The New Year is not so new anymore; more than a month has passed already. The global challenges of 2018 have not vanished with the end of last year, but continue not only to dominate international headlines, but to negatively impact on global economic prospects. Neither is there an end in sight in the trade dispute between the USA and China (the two largest economies) nor is there any agreement in place for Brexit – and the deadlines for resolving both issues are approaching fast. New challenges have emerged recently, such as the deepening crisis in Venezuela – the country with the largest proven oil reserves – that has at least regional repercussions. At home, the lack of rain so far this year and the forecast for the rainy season do not bode well for the agricultural sectors.
Namibia will not be spared the economic impacts of the global events that have already affected industries such as the grape producers. Although the economy is showing signs of improvement mainly because after two years of economic contraction the economy is recovering from a low base, we are not yet out of the woods. While we have little influence on the global challenges and the weather, there are domestic issues that need to be addressed this year in order to lay the foundation for sustainable and robust economic growth in the years to come that will lead to the much needed improvement in the standard of living for the majority of the people.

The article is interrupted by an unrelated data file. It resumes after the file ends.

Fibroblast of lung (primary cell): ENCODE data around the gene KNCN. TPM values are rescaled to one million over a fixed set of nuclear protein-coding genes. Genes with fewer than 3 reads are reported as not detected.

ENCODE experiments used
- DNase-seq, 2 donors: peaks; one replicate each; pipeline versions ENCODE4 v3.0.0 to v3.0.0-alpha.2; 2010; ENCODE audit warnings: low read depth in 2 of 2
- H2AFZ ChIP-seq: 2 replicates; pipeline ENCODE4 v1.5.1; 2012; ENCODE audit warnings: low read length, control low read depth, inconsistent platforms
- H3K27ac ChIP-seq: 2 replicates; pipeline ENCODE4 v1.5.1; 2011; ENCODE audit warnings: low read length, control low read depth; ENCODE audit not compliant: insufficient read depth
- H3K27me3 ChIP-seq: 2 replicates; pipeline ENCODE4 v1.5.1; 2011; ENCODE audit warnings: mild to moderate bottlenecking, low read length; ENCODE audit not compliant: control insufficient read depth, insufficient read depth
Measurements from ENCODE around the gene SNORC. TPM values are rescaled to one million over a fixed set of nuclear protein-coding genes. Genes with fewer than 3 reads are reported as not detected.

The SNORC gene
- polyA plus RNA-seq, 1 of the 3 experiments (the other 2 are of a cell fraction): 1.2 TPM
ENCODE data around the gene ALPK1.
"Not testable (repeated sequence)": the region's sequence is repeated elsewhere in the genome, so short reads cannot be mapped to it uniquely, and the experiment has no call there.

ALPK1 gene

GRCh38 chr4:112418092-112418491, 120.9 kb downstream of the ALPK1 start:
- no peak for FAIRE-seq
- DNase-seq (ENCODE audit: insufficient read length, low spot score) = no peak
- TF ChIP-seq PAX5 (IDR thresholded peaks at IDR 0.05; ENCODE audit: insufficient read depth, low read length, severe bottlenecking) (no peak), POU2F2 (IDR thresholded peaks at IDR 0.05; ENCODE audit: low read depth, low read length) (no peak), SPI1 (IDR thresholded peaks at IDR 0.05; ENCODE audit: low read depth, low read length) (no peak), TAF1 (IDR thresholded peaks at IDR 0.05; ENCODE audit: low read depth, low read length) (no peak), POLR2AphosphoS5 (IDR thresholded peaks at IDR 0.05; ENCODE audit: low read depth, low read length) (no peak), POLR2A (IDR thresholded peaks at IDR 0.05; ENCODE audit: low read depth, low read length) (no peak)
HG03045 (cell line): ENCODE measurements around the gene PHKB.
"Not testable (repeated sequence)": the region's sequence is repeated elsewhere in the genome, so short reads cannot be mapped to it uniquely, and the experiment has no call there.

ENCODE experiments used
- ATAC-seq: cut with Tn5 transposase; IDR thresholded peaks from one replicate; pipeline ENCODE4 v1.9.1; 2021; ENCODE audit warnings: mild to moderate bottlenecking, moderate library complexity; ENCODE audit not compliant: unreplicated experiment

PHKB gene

Policy uncertainties dragging on for years have to be removed, overdue reforms to improve the business climate have to be implemented and corruption to be curbed in order to attract much needed private sector investment that will create sustainable jobs, generate tax revenue and earn foreign exchange and or reduce the import bill.
The high wage bill needs to be addressed in a systematic and structured way and the number of Public Enterprises consolidated in order to reduce the drag on Government’s finances. It seems, however, based on recent growth projections for 2019 that public employment is on the increase rather than decrease again even in non-priority sectors. A clear prioritisation of education, health, internal security and investment into economic infrastructure will require cutting budgets for non-priority public entities.
Close consultations and cooperation between the private and the public sectors will not only ensure that both move in the same direction, but that they complement activities where possible. Despite global headwinds, it is in our own hands to remove existing bottlenecks that prevent faster economic and social developments and to grasp the many opportunities that exist in our country.